A debate at the Institute of Contemporary Arts, The Mall, London SW1Y 5AH.

5th September, 2000, 7:30-9:00 pm.

Consciousness seems central to human life. But neural processing in the brain does not seem to require it. So, why are human beings conscious? According to evolutionary theory, consciousness must be an adaption that enhances reproductive fitness. But, if brains or computers could function just as well without it, why and how did consciousness appear? And, if consciousness is not an adaptation, what consequences are there for evolutionary theory? In tonight's debate, four scientists who have all worked on consciousness, but arrived at very different conclusions, discuss these issues.
Chair: Professor Alex Kacelnik
Professor Euan Macphail: The evolution of language is the key to the evolution of consciousness.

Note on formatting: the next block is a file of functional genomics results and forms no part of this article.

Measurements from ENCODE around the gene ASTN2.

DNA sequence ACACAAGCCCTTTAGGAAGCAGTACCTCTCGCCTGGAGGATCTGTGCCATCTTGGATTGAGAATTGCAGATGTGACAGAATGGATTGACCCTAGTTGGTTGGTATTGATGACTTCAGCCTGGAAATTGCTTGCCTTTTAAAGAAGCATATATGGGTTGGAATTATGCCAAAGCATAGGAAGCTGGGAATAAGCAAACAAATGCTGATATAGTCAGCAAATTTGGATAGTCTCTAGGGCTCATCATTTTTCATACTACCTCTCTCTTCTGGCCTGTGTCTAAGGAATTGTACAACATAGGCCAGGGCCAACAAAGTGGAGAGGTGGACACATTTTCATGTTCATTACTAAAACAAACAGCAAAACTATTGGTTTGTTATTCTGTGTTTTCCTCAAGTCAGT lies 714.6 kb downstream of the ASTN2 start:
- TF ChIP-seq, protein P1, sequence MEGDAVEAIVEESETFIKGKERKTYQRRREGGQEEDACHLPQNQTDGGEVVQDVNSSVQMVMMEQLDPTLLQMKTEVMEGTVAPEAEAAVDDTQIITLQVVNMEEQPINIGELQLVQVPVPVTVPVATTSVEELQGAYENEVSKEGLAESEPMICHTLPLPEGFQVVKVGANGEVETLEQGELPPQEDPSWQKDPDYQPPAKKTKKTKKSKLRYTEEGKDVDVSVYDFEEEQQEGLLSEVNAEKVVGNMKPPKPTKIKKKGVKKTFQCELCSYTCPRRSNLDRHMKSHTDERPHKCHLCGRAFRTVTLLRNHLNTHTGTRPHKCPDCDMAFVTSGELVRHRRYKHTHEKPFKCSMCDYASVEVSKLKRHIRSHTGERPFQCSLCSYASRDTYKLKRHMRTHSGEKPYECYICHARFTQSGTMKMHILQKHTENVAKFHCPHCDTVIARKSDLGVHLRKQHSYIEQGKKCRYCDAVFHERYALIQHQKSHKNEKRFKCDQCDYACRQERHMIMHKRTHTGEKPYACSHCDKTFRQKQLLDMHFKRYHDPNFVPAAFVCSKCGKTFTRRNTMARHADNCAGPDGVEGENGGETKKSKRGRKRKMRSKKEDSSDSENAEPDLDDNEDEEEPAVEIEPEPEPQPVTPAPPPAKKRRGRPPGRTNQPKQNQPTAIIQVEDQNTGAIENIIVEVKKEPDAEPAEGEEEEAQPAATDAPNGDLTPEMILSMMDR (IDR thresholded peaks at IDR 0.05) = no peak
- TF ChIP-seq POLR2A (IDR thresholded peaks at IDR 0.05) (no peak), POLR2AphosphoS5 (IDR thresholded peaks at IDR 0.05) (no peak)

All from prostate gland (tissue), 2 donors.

Professor Jeffrey Gray: Evolutionary theory must be able to explain the existence of consciousness (but I haven't the faintest idea how).
Professor Stevan Harnad: Consciousness cannot be functional, it can just be.
Dr Max Velmans: Evolutionary theory can account for the forms of consciousness but not its existence.
Brief Bios:
Alex Kacelnik heads the Behaviour and Ecology Research Group,
Department of Zoology, Oxford University, Oxford OX1 3PS
Euan Macphail is author of The Evolution of Consciousness, Oxford University Press, 1998.
Department of Psychology, University of York,York YO10 5DD
Jeffrey Gray is author of "The contents of consciousness: a neuropsychological conjecture" BBS, 1995.
Department of Psychology, The Institute of Psychiatry, Kings College, London
Stevan Harnad is author of "Correlation VS. Causality: How/Why the Mind/Body Problem Is Hard"
Department of Electronics and Computer Science, University of Southampton, Highfield, Southampton SO17 1BJ
Max Velmans is author of Understanding Consciousness. Routledge/Psychology Press, 2000.
Department of Psychology, Goldsmiths, University of London, New Cross, London SE14 6NW.